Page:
A majority of frontline health care workers and first responders expressed alarm over their mental health in response to their work during the COVID-19 pandemic, according to a national survey released by Stamford-based Cohen Veterans Network.
The survey, conducted by the Gallup Poll from May 19-28, consisted of 523 online interviews among frontline health care providers and first responders. Among those polled, 55% of first responders and 60% of frontline workers stated they were concerned about their overall mental health. Nine out of 10 respondents said access to mental health care for all Americans has become more important as a result of the pandemic, but 61% said the current crisis has made it more difficult to access mental health care services.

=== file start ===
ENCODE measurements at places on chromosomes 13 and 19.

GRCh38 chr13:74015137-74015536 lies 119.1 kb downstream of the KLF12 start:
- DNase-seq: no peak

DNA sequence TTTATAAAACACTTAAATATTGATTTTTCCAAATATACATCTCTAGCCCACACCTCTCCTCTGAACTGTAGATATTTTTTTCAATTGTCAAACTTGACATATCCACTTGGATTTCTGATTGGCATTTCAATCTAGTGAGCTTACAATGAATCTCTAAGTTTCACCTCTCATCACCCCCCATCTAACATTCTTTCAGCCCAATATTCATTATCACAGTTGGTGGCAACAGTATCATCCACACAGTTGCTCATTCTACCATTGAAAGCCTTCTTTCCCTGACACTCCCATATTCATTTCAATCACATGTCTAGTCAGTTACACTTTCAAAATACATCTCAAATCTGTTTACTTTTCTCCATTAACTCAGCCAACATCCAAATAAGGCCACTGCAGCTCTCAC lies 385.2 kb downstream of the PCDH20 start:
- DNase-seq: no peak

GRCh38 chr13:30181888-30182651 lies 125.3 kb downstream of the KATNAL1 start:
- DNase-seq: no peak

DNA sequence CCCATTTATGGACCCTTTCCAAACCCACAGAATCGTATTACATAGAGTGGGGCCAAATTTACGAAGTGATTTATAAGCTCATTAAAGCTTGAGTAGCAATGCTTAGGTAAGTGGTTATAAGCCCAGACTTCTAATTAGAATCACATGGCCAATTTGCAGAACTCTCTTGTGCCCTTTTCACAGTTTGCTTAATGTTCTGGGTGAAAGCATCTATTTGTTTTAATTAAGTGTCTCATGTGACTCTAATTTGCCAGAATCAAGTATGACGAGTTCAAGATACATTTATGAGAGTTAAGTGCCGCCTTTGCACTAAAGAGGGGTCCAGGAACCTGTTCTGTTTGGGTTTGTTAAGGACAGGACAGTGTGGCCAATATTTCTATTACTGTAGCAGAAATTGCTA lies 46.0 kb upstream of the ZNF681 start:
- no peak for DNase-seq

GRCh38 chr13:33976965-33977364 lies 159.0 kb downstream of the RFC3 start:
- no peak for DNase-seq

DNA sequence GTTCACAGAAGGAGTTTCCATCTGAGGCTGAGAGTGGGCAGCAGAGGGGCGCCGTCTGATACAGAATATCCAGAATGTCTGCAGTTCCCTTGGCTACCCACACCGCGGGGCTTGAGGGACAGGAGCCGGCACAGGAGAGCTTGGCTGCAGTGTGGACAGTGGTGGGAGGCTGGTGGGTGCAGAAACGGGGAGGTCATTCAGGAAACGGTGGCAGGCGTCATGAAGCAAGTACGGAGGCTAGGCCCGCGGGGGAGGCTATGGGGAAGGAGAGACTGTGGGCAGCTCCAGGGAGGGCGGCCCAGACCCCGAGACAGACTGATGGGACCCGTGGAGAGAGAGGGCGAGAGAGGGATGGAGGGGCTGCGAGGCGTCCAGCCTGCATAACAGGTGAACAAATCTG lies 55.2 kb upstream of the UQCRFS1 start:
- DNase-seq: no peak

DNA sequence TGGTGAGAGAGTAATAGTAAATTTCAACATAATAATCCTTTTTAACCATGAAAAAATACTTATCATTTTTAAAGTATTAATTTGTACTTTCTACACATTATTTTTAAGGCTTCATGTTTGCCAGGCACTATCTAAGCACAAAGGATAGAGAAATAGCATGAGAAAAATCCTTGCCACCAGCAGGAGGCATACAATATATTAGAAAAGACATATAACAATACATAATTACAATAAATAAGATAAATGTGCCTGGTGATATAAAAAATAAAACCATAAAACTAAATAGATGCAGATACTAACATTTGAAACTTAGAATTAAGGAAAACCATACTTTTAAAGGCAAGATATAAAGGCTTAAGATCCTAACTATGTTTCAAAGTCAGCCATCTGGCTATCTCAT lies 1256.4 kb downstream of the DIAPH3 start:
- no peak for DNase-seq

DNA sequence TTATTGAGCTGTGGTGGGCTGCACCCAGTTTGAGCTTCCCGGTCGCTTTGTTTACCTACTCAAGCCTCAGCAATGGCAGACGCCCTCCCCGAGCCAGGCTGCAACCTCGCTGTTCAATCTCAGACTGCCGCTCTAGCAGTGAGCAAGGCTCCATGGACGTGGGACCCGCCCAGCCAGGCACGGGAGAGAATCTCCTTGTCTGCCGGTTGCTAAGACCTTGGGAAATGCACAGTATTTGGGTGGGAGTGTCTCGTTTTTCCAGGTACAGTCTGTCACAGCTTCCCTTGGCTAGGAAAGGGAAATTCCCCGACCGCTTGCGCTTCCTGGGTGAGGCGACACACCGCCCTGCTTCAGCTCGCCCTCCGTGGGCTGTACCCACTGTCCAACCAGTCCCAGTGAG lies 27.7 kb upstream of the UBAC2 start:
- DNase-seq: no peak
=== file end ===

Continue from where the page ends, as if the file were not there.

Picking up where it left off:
When the health care providers were asked to describe their emotions as a result of their work during the pandemic, responses ranged from anxious (47%), concerned (66%), worn out (46%) and scared (19%).
The workers were more likely to say their job put the lives of their family at risk because of COVID-19 (73%) compared to first responders (58%). Twelve percent of frontline workers and 13% of first responders said they lost someone close to them as a result of the pandemic.